WHAT HE DOES
Builds seafloor landers that will go to the deepest trenches on Earth
where he does It
San Diego and over the Mariana Trench in the Pacific Ocean
Adventure on the high seas—need we say more?
With the boat surging over ocean swells, a soaked and smudged Kevin Hardy reaches over the side and yanks a tether, freeing a 3-meter-long submersible. It sinks quickly into the waves—first the iron weight, then the long tubes that will collect water samples, and finally the bright orange spheres that protect its electronics. Hardy's latest oceanic probe is starting a 10.6-kilometer (6.6mile) journey to the bottom of the Mariana Trench, the deepest spot on planet Earth. The probe will fall for 3 hours to reach that mysterious seafloor.
Exuberant and ruddy-faced, Hardy wipes the salty spray out of his eyes and shakes hands with the crew members. It has been a grueling day. Embarking from Guam in the early morning on a small former ferryboat, the team motored 130 km out to sea, rocked by high waves that caused a few of the scientists to go green around the edges. They reached a part of the trench called the Sirena Deep as the sun began to set and readied their equipment for the big plunge. The boat's depth finder, overwhelmed by the abyss beneath the hull, displays an absurd depth reading of only 8.5 meters.
The seafloor lander they're testing will play a role in a US $10 million mission that will send a human to the bottom of the Mariana Trench later this year. No one has been there since 1960, when a Swiss engineer and a U.S. Navy officer descended aboard the bathyscaphe Trieste. In the 52 years since then, only a few unmanned probes have been down to those pitch-dark deeps. But if all goes well, Chris Welsh, the cofounder of Virgin Oceanic, will soon become the third man to reach the nadir of the world. Four of Hardy's tough little landers are to accompany the manned Virgin Oceanic sub that Welsh will steer down to the ocean floor.
It will be the culmination of a mammoth engineering challenge. At the bottom, water will press on the sub with a force of 110 megapascals, or roughly the same pressure that would result from a large elephant standing on a postage stamp. Hardy's commands to his landers will be transmitted acoustically through more than 10 km of water. But that's all part of the fun for him—throughout his career he's always pushed to "go deep," as he puts it. "If there was a deeper place than the Mariana Trench, I'd try to go there too," he says. And the ferryboat is full of people who have caught Hardy's enthusiasm for the world's watery chasms. "I build teams as well as things," he says. "I love the part where you cross the finish line together."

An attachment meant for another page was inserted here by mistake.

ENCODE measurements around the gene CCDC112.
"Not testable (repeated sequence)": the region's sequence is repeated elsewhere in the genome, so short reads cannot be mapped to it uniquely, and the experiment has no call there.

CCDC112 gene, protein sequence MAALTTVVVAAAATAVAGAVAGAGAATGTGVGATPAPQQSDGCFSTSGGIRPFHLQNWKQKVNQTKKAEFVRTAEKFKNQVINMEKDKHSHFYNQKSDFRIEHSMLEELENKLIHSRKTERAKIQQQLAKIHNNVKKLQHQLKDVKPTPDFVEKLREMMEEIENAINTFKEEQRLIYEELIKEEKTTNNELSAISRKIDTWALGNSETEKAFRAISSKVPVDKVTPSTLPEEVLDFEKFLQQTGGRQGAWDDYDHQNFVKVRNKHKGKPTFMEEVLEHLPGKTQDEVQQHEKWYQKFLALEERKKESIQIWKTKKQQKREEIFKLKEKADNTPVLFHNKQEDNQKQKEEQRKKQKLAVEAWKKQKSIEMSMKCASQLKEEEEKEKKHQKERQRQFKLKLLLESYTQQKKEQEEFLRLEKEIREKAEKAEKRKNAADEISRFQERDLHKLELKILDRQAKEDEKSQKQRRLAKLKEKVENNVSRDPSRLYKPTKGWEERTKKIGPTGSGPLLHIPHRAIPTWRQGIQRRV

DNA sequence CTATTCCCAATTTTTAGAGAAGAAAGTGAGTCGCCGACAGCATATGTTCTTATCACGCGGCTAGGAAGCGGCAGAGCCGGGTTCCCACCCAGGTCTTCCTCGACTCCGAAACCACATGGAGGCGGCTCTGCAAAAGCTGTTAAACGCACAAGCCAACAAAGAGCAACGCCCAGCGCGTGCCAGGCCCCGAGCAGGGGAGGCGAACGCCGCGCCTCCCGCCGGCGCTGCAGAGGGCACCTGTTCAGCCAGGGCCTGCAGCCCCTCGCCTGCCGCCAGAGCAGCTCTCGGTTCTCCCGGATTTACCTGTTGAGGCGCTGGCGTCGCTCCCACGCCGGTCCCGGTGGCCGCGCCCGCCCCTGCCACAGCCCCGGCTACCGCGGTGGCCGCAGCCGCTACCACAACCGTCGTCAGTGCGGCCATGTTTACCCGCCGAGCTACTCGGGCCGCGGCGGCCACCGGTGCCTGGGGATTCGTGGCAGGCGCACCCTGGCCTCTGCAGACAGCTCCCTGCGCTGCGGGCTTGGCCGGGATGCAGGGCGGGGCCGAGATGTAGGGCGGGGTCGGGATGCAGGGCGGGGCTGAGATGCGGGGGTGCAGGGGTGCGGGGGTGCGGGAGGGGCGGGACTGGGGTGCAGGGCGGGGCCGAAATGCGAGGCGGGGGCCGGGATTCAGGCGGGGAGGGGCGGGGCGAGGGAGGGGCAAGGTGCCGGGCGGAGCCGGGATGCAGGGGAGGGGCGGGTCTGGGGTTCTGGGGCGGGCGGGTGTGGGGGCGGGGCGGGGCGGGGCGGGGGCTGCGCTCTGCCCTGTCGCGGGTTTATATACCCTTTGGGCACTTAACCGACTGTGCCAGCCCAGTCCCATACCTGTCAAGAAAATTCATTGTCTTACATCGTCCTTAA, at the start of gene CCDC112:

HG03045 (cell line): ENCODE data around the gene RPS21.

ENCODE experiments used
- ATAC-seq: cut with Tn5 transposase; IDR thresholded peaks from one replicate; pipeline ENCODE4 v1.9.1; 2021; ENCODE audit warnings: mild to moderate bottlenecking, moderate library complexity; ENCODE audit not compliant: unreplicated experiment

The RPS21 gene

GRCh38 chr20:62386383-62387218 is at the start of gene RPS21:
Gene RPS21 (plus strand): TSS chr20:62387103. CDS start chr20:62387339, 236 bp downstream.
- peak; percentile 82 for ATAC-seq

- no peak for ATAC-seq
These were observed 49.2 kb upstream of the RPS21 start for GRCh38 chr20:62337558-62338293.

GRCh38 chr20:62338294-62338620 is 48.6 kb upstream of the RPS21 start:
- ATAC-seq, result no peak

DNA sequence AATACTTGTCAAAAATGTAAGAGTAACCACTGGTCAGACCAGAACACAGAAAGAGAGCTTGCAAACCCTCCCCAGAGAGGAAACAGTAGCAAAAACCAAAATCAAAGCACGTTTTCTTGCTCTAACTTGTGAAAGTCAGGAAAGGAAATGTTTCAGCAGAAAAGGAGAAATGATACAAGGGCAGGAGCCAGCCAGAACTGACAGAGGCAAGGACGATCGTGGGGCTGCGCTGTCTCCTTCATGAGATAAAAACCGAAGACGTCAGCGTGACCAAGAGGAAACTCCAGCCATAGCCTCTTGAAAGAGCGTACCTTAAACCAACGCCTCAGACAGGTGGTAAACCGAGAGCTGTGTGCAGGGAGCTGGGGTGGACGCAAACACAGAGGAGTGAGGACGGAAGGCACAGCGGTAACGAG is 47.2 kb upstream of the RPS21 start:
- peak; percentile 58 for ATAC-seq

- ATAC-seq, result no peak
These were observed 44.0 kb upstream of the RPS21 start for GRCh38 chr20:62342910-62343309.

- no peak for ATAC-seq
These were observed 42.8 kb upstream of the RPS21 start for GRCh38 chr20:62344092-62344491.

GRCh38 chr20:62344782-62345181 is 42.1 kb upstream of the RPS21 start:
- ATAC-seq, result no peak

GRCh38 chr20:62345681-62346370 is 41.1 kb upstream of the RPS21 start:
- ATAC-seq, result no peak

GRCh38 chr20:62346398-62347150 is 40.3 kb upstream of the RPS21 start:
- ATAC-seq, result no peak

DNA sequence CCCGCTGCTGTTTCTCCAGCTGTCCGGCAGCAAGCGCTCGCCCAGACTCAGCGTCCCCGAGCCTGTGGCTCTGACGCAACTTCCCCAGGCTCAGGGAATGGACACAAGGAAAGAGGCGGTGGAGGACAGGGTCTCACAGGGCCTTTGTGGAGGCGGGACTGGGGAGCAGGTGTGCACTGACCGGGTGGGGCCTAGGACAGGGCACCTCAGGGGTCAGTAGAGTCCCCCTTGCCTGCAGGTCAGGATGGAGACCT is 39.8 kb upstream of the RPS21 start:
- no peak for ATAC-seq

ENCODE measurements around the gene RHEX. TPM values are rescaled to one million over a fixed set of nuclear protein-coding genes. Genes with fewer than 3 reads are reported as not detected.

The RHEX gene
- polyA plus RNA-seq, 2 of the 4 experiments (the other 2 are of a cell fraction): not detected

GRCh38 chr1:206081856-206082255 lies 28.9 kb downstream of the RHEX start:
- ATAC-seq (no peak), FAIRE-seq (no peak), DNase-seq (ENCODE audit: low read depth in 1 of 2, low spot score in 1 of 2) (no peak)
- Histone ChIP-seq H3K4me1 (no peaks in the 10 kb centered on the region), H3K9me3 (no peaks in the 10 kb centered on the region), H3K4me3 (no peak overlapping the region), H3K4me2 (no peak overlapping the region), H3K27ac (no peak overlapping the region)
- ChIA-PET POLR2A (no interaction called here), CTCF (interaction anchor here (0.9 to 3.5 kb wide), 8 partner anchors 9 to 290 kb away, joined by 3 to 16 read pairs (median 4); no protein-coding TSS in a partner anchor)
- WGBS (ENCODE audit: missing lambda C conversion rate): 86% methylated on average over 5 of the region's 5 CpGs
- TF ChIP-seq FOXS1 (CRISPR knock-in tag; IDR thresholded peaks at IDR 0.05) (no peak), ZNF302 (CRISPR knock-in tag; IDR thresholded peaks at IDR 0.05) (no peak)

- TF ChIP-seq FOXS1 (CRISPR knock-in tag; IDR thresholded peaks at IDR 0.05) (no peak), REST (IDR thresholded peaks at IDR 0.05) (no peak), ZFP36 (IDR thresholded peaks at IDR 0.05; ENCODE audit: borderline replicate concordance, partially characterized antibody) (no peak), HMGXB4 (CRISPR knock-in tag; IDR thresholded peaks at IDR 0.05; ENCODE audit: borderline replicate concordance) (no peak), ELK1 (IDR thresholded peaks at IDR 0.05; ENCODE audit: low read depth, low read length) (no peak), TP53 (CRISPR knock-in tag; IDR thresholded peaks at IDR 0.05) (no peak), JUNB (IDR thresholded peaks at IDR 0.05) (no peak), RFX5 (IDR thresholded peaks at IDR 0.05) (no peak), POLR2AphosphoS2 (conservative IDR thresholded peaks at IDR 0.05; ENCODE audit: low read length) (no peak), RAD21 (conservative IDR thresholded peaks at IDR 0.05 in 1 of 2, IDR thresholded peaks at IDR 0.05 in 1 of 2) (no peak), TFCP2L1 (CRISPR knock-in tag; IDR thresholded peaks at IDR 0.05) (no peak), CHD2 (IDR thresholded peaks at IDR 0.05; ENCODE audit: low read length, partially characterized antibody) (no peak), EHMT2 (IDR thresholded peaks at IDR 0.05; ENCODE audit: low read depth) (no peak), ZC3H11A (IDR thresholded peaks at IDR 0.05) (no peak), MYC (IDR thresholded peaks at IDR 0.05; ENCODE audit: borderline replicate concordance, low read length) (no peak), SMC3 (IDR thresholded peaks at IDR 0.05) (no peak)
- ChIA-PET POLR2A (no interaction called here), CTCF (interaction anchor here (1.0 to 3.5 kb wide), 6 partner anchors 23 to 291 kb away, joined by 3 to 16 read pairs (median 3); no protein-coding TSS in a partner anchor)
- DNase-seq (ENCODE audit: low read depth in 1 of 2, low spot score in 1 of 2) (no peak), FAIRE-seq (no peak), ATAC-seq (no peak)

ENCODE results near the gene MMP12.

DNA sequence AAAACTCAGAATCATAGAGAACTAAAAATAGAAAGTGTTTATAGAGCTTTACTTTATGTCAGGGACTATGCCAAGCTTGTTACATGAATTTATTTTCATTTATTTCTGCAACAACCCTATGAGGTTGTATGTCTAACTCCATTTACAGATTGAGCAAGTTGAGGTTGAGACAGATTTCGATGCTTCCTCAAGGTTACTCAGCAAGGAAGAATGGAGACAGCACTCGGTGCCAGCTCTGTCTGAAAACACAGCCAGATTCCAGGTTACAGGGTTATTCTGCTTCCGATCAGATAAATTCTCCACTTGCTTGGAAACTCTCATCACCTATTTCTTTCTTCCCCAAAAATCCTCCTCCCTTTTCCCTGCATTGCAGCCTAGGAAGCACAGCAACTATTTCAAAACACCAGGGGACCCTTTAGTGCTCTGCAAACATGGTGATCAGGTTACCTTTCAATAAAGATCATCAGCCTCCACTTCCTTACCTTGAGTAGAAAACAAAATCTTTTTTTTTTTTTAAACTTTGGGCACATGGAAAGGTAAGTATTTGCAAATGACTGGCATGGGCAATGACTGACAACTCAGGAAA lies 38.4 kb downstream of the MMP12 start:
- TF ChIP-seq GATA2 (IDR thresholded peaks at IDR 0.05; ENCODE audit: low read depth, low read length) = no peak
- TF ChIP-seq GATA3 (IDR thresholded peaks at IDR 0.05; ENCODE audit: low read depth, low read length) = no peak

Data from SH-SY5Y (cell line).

Hardy has spent much of his life preparing for this challenge. He grew up in San Diego in the 1950s, part of a big, boisterous family. At age 7, he built his first marine vessel—a boat made of orange crates that used one of his little brother's cloth diapers for a sail. His plan was to go into marine or aerospace manufacturing, so at San Diego State University he majored in industrial technology manufacturing.
Between freshman and sophomore year, in the summer of 1972, Hardy knocked on doors at the Scripps Institution of Oceanography at the University of California, San Diego, until he found a job there. He ran errands and loaded supplies onto ships as a lowly lab helper, but during his lunch hours he'd wander the halls of Scripps, popping into labs to talk to people about their work.